The Boy Who Ate Rainbows

Rated 5.00/5 based on 2 reviews
When Christina and her friends investigate the mysterious disappearance of a rainbow, they meet an unfriendly boy with a strange power in this children's fantasy story. More

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About Barry Ergang

Former Managing Editor of Futures Mystery Anthology Magazine ( and First Senior Editor of Mysterical-E (, Barry Ergang's fiction, poetry and non-fiction have appeared in numerous publications, print and electronic. He is a winner of a Derringer Award from the Short Mystery Fiction Society for the best flash fiction story of 2006.

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Kevin Tipple reviewed on Aug. 28, 2016

Christina and her friends like it when there is a summer shower followed by a rainbow. It is one of the things they love about summer. That was until one day when the rainbow slowly began to disappear as it vanished into the ground. The entire rainbow just kept going over until the other end of the rainbow disappeared.

Nobody has ever seen anything like it. None of the kids has any idea why it happened. Nor did the any of their adult family members. It would be awhile before they could talk to their teachers at school about it as that wouldn’t start until September.

The kids decided that when the next shower happened and the rainbow formed they would ride their bikes to where the rainbow was to find out what was going on. When that happened the kids jumped on their bikes. They rode and rode and eventually had to walk into some woods. The last bit of the rainbow led them to a clearing where they found The Boy Who Ate Rainbows.

They also learned his name is Duncan and a lot more in this cool tale for kids written by Barry Ergang. Originally written as a fourth birthday gift for the daughter of close friends, the read is a cool mystery fantasy that has a number of important teaching moments for children. Not only was the book a hit with a birthday girl, the read was a big hit with her fellow Montessori classmates. That led to four pictures by those students being included in this edition.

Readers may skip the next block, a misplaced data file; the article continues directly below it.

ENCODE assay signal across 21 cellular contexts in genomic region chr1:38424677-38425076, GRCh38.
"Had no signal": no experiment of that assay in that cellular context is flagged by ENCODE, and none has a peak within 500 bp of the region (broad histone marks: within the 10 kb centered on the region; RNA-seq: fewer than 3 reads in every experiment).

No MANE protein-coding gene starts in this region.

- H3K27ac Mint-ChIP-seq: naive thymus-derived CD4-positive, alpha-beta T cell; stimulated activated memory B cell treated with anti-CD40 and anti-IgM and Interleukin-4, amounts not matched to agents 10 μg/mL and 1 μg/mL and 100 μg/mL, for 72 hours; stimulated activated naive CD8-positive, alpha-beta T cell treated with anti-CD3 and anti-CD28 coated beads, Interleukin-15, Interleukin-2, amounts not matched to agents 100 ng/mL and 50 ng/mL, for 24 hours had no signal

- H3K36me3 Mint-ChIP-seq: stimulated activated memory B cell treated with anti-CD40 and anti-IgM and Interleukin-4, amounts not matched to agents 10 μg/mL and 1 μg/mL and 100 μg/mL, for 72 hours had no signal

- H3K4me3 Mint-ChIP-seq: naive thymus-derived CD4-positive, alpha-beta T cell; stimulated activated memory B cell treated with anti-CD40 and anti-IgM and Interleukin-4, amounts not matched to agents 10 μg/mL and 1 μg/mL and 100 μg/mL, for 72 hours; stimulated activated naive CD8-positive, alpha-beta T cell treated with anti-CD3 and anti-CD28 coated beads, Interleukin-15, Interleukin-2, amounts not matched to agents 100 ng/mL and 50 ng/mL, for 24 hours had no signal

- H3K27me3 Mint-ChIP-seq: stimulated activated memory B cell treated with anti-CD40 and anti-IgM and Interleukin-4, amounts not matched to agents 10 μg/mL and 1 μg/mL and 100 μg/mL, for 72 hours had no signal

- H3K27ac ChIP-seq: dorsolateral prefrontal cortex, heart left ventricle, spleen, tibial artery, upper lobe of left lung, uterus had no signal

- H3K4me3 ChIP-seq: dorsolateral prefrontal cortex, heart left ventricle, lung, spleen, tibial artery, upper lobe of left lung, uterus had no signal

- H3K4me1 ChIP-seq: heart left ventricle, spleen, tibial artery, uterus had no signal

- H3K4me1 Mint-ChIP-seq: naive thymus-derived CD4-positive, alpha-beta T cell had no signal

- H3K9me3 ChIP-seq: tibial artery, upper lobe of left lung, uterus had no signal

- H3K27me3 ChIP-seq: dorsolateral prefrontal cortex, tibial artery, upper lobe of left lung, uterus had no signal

A short tale of understanding, compassion, and hope for the future, The Boy Who Ate Rainbows is a fun read for both kids and adults. While the original tale and artwork may be nearly 20 years old, the message contained in these 18 pages is universal and timeless.

The Boy Who Ate Rainbows
Barry Ergang
May 2016
18 Pages

Barry Ergang provided me a PDF copy back in May with absolutely no expectations that I would review it.

Kevin R. Tipple ©2016
(reviewed 4 months after purchase)
bnkhoney2 reviewed on May 30, 2016

This is a wonderful short story with an important message for young children. It's short, to the point and delivers a message in simple terms. As a mother, a grandmother and a teacher, I highly recommend this book for young children. The main idea of the story is for children to realize that we all need friends and we all have feelings. I read this to my six year old granddaughter and she completely understood how important it is to be kind to classmates and others. She said she was glad it was a happy ending and that all the kids became good friends. As a teacher, I have to say this is a great way to foster good feelings in school. Perhaps if more people took the time to read books such as this to their kids or their classes, there would be less bullying in schools. As we all know, bullying starts, we, as parents and educators, have to get out in front of the kids and find ways to prevent it. This book is a great start in that direction. It was a great find. Not only does my family now have the book, but I've added a copy to my classroom library. I just have to say, "Job well done!"
(reviewed 10 days after purchase)

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